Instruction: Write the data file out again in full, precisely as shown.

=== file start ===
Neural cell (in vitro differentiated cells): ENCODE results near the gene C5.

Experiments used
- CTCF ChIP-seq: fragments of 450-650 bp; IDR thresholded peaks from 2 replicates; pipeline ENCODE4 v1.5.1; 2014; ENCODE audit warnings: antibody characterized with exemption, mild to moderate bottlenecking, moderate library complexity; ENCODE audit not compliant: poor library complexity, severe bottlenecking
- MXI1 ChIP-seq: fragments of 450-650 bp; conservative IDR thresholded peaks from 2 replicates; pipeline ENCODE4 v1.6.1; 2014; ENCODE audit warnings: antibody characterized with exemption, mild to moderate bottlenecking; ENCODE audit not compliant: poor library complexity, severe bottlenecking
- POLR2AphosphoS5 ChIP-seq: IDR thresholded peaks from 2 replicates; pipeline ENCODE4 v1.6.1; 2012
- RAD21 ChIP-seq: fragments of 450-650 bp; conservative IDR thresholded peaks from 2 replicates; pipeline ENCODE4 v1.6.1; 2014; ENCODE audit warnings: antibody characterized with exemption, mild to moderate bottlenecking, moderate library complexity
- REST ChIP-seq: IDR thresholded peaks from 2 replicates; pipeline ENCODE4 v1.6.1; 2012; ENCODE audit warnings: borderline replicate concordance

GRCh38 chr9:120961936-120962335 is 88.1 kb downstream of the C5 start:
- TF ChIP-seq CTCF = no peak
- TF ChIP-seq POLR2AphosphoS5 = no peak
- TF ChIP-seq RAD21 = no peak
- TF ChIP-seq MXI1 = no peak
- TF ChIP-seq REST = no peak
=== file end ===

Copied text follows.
Neural cell (in vitro differentiated cells): ENCODE results near the gene C5.

Experiments used
- CTCF ChIP-seq: fragments of 450-650 bp; IDR thresholded peaks from 2 replicates; pipeline ENCODE4 v1.5.1; 2014; ENCODE audit warnings: antibody characterized with exemption, mild to moderate bottlenecking, moderate library complexity; ENCODE audit not compliant: poor library complexity, severe bottlenecking
- MXI1 ChIP-seq: fragments of 450-650 bp; conservative IDR thresholded peaks from 2 replicates; pipeline ENCODE4 v1.6.1; 2014; ENCODE audit warnings: antibody characterized with exemption, mild to moderate bottlenecking; ENCODE audit not compliant: poor library complexity, severe bottlenecking
- POLR2AphosphoS5 ChIP-seq: IDR thresholded peaks from 2 replicates; pipeline ENCODE4 v1.6.1; 2012
- RAD21 ChIP-seq: fragments of 450-650 bp; conservative IDR thresholded peaks from 2 replicates; pipeline ENCODE4 v1.6.1; 2014; ENCODE audit warnings: antibody characterized with exemption, mild to moderate bottlenecking, moderate library complexity
- REST ChIP-seq: IDR thresholded peaks from 2 replicates; pipeline ENCODE4 v1.6.1; 2012; ENCODE audit warnings: borderline replicate concordance

GRCh38 chr9:120961936-120962335 is 88.1 kb downstream of the C5 start:
- TF ChIP-seq CTCF = no peak
- TF ChIP-seq POLR2AphosphoS5 = no peak
- TF ChIP-seq RAD21 = no peak
- TF ChIP-seq MXI1 = no peak
- TF ChIP-seq REST = no peak